The problem is, even with the best of intentions, Ramsey’s sentiments about wealth disparity is an a oversimplification bordering on cruelty. When someone spends years responding to life’s complications with platitudes and proverbs, they tend to think of these teachings as absolutes over time. Particularly when someone has climbed from a state of poverty to one of financial wellness, it’s simple to tell the narrative of the struggles and personal achievement that got us to where we are. By extension, it’s easy to render judgment on those who didn’t do the same.
Tony is a man constantly at odds with his alternate identity. He’s difficult. He makes mistakes (massive ones), and he leans more toward self-ambition than altruism. He teeters on the knife-edge of self-destruction. Is he Iron Man, really? He lives always in the shadow of the man he was—the war-monger, the playboy, the mess. We do doubt that Tony Stark will do the right thing, even in the “endgame,” when all is nearly lost, and many times along the way
And get it is what Nipsey did. He used his influence to encourage black-owned businesses in his low-income neighborhood. He modeled his philosophy, which he also branded “All Money In, No Money Out”—the name of the record label he founded—to foster economic stability for neighborhoods that have been financially ravaged due to years of inequitable financial practices by big banks and local, state, and federal governments. So his ambition to “get it” was never exclusively for himself. He invested his time and money to building a co-working space, a STEM program for low-income students, a fish shop, a barbershop, and a clothing store called the Marathon—also the name of his 2010 mixtape.
Seeing ourselves represented on the screen as action heroes does powerfully impact our psyches—both individually and culturally. But unlike the author, I think it is absolutely crucial for girls and women to see representations of themselves as heroes on the screen—as more than love interests, supporting characters, femme fatales, or damsels in distress. Furthermore, we need to see ourselves headlining our own movies as heroes capable of standing alone against evil when no one else can, no one else is left, or no one else will. Stories that do not reflect real life cannot be called true or good, and in real life women are often alone—whether by choice, circumstance, or abandonment. Not that a woman needs to be alone to stand against evil, but she needs to know she is capable of it.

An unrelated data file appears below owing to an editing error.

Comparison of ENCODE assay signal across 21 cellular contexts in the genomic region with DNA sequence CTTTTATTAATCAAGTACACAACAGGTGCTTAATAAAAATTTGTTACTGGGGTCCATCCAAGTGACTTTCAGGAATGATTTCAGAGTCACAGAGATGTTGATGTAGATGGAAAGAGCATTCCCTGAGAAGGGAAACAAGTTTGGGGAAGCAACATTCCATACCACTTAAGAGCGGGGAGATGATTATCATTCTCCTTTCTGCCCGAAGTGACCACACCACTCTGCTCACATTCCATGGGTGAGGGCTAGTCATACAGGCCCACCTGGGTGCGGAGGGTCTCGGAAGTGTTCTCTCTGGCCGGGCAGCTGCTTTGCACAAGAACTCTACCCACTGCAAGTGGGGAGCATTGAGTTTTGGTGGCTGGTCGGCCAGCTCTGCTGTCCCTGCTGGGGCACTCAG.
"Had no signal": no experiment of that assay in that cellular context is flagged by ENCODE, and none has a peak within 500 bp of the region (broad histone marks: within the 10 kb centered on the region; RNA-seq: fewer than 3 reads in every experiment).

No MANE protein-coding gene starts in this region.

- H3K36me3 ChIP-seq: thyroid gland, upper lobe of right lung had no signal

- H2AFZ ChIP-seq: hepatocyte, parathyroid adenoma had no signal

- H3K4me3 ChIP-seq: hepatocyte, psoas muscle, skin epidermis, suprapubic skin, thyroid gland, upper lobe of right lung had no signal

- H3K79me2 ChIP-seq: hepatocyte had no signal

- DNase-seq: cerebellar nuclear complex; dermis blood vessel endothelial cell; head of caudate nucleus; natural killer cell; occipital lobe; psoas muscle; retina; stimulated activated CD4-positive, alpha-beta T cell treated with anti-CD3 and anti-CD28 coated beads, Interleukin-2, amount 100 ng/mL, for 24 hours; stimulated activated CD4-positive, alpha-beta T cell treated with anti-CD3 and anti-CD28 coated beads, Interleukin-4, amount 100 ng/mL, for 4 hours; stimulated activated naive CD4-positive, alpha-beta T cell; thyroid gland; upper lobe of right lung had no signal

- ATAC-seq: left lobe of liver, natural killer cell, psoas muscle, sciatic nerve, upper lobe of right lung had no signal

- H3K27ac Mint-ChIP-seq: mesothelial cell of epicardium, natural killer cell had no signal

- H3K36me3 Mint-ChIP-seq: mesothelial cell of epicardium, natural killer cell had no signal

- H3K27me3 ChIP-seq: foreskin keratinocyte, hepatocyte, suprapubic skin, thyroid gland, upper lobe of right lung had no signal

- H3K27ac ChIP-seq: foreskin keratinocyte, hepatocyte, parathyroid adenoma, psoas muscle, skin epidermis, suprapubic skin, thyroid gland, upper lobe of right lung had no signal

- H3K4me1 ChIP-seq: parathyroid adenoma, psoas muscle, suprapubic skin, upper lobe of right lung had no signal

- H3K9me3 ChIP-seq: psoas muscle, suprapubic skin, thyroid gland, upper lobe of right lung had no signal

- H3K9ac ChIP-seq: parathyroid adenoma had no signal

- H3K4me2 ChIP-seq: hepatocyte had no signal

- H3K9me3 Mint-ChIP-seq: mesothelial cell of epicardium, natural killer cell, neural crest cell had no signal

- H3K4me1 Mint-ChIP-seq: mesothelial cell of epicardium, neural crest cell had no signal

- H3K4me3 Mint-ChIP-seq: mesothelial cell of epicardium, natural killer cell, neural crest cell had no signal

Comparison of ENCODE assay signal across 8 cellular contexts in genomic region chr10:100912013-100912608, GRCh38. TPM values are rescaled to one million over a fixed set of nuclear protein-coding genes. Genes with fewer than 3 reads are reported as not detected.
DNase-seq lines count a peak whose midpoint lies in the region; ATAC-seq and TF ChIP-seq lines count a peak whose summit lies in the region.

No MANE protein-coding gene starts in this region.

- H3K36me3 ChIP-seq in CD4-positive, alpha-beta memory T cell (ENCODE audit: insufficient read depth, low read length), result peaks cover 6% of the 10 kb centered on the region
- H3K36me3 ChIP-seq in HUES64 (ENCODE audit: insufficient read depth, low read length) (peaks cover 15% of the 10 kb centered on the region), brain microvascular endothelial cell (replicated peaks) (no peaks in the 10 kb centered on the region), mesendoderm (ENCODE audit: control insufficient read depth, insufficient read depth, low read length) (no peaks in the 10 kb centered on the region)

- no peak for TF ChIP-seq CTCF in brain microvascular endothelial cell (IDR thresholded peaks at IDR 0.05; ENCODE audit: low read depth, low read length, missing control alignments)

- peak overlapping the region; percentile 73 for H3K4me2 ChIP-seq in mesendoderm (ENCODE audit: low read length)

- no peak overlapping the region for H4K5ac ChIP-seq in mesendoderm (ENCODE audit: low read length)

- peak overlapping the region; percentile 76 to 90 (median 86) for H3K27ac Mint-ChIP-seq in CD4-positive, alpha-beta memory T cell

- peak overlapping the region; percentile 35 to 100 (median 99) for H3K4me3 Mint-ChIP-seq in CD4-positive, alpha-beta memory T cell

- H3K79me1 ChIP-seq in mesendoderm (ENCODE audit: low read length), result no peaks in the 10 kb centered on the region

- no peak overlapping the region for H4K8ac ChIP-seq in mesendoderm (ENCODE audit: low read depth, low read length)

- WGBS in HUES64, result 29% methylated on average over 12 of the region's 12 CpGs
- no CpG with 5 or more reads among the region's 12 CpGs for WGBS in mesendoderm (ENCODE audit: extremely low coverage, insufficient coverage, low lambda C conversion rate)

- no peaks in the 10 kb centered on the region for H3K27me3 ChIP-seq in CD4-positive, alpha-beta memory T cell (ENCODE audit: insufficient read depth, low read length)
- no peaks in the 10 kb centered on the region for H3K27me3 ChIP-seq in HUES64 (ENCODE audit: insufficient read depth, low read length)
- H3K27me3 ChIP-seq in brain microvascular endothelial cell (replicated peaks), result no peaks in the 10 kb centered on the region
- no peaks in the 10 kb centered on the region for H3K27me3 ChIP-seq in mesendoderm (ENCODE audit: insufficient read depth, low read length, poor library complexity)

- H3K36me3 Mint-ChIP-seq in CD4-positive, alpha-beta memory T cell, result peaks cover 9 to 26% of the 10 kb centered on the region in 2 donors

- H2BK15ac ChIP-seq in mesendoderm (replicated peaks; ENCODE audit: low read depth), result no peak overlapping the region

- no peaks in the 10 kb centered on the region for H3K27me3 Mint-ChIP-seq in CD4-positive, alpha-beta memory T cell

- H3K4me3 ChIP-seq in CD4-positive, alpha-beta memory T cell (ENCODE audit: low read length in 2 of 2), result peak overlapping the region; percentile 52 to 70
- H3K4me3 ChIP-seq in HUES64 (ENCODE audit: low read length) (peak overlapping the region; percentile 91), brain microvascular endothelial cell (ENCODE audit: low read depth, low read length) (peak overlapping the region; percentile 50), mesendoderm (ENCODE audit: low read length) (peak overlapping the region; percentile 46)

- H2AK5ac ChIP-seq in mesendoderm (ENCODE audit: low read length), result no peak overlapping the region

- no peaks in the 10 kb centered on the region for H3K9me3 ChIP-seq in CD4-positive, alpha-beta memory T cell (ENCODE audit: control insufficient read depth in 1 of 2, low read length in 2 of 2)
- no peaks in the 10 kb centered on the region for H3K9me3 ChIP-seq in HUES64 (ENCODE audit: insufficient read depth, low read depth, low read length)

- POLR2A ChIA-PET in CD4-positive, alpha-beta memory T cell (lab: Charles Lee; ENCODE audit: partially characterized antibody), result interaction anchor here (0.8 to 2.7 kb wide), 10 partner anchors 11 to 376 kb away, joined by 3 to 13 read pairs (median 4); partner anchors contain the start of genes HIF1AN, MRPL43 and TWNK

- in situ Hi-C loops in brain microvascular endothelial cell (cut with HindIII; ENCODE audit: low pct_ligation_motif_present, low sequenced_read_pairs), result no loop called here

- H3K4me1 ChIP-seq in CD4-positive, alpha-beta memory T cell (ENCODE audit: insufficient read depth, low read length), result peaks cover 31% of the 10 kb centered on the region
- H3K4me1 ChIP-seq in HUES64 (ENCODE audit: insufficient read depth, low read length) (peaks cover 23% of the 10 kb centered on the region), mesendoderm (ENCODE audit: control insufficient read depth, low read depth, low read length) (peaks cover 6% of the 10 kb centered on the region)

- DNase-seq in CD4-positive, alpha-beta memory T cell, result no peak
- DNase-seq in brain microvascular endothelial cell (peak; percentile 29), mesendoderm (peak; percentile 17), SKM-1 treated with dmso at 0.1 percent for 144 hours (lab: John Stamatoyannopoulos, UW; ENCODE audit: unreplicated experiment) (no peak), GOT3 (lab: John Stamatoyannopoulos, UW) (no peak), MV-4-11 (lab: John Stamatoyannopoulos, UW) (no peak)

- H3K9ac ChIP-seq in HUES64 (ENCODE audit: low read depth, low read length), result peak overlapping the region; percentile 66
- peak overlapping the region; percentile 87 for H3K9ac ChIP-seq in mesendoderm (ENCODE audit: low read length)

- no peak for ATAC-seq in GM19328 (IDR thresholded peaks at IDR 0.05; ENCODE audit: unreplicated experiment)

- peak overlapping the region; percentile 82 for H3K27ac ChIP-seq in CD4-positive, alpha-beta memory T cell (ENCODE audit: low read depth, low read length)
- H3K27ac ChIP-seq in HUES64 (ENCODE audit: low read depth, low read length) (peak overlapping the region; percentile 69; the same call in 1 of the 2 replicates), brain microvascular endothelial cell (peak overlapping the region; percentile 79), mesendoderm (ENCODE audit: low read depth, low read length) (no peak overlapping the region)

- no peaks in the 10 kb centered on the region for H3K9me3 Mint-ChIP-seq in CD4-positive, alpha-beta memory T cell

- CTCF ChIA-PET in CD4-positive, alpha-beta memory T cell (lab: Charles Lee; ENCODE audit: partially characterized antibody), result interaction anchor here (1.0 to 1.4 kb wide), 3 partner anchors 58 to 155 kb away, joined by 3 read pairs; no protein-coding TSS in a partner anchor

These things are no laughing matter, but the Joker laughs, and the story invites the audience to laugh, as well. “Why so serious?” Laughter when a hospital blows up. “Let’s put a smile on that face.” Or, perhaps, as the new interpretation of the Joker now promises: “Bring in the clowns.” Maybe the Joker has been misunderstood all along. If the Joker was driven to his madness by circumstance, and thus in his madness does evil things, then he really cannot be blamed for his actions. Such a Joker does not even need a Batman to oppose him. He plays too much on our sympathies for that.
As storytellers, the cast of Critical Role are masters, not because they studied the craft of storytelling or anything like that (though, as actors, they might have), but because they are committed to being honest. Each member of the cast controls one character; characters that have vivid backstories, dynamic personalities, individual goals, and differing abilities. As they play, they are careful to make decisions that are in line with their character and that match the character’s goals, longings, hurts, fears, and so on. In short, they act like real people.